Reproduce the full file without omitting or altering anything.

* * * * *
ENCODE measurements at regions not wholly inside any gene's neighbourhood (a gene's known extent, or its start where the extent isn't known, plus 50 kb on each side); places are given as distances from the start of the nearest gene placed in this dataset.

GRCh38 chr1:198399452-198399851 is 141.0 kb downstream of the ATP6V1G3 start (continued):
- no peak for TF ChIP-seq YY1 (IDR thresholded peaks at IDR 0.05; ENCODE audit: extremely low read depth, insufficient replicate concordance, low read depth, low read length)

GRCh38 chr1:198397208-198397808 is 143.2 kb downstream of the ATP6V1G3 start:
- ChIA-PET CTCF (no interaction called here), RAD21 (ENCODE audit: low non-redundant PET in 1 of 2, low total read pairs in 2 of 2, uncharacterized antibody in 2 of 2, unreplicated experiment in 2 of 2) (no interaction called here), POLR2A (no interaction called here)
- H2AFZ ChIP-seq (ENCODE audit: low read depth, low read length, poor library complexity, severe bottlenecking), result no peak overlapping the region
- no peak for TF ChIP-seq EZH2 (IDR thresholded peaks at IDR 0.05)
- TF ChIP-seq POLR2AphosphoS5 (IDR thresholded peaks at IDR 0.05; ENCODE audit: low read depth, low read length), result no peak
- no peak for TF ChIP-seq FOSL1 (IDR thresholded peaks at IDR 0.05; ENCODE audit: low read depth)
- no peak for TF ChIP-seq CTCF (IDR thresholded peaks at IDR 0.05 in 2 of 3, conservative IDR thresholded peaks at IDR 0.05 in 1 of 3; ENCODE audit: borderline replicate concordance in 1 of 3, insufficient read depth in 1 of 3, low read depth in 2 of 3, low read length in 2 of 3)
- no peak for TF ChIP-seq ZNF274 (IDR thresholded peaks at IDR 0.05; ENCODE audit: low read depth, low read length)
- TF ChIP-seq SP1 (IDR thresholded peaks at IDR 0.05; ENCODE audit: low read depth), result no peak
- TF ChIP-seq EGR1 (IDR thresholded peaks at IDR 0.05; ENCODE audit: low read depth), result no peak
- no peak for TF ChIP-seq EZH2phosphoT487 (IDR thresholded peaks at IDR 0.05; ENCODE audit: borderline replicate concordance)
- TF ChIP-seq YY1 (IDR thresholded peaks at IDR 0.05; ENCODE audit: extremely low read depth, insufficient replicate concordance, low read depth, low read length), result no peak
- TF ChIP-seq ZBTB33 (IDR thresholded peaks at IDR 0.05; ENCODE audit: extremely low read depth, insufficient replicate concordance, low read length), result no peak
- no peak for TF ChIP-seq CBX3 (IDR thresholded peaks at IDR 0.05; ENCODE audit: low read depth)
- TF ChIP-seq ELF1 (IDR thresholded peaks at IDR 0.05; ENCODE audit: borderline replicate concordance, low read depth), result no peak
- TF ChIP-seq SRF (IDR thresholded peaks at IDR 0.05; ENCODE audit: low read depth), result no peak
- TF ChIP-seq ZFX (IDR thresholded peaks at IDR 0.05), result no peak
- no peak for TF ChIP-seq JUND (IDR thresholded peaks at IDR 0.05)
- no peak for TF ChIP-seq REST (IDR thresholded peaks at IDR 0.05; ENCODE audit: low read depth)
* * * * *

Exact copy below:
ENCODE measurements at regions not wholly inside any gene's neighbourhood (a gene's known extent, or its start where the extent isn't known, plus 50 kb on each side); places are given as distances from the start of the nearest gene placed in this dataset.

GRCh38 chr1:198399452-198399851 is 141.0 kb downstream of the ATP6V1G3 start (continued):
- no peak for TF ChIP-seq YY1 (IDR thresholded peaks at IDR 0.05; ENCODE audit: extremely low read depth, insufficient replicate concordance, low read depth, low read length)

GRCh38 chr1:198397208-198397808 is 143.2 kb downstream of the ATP6V1G3 start:
- ChIA-PET CTCF (no interaction called here), RAD21 (ENCODE audit: low non-redundant PET in 1 of 2, low total read pairs in 2 of 2, uncharacterized antibody in 2 of 2, unreplicated experiment in 2 of 2) (no interaction called here), POLR2A (no interaction called here)
- H2AFZ ChIP-seq (ENCODE audit: low read depth, low read length, poor library complexity, severe bottlenecking), result no peak overlapping the region
- no peak for TF ChIP-seq EZH2 (IDR thresholded peaks at IDR 0.05)
- TF ChIP-seq POLR2AphosphoS5 (IDR thresholded peaks at IDR 0.05; ENCODE audit: low read depth, low read length), result no peak
- no peak for TF ChIP-seq FOSL1 (IDR thresholded peaks at IDR 0.05; ENCODE audit: low read depth)
- no peak for TF ChIP-seq CTCF (IDR thresholded peaks at IDR 0.05 in 2 of 3, conservative IDR thresholded peaks at IDR 0.05 in 1 of 3; ENCODE audit: borderline replicate concordance in 1 of 3, insufficient read depth in 1 of 3, low read depth in 2 of 3, low read length in 2 of 3)
- no peak for TF ChIP-seq ZNF274 (IDR thresholded peaks at IDR 0.05; ENCODE audit: low read depth, low read length)
- TF ChIP-seq SP1 (IDR thresholded peaks at IDR 0.05; ENCODE audit: low read depth), result no peak
- TF ChIP-seq EGR1 (IDR thresholded peaks at IDR 0.05; ENCODE audit: low read depth), result no peak
- no peak for TF ChIP-seq EZH2phosphoT487 (IDR thresholded peaks at IDR 0.05; ENCODE audit: borderline replicate concordance)
- TF ChIP-seq YY1 (IDR thresholded peaks at IDR 0.05; ENCODE audit: extremely low read depth, insufficient replicate concordance, low read depth, low read length), result no peak
- TF ChIP-seq ZBTB33 (IDR thresholded peaks at IDR 0.05; ENCODE audit: extremely low read depth, insufficient replicate concordance, low read length), result no peak
- no peak for TF ChIP-seq CBX3 (IDR thresholded peaks at IDR 0.05; ENCODE audit: low read depth)
- TF ChIP-seq ELF1 (IDR thresholded peaks at IDR 0.05; ENCODE audit: borderline replicate concordance, low read depth), result no peak
- TF ChIP-seq SRF (IDR thresholded peaks at IDR 0.05; ENCODE audit: low read depth), result no peak
- TF ChIP-seq ZFX (IDR thresholded peaks at IDR 0.05), result no peak
- no peak for TF ChIP-seq JUND (IDR thresholded peaks at IDR 0.05)
- no peak for TF ChIP-seq REST (IDR thresholded peaks at IDR 0.05; ENCODE audit: low read depth)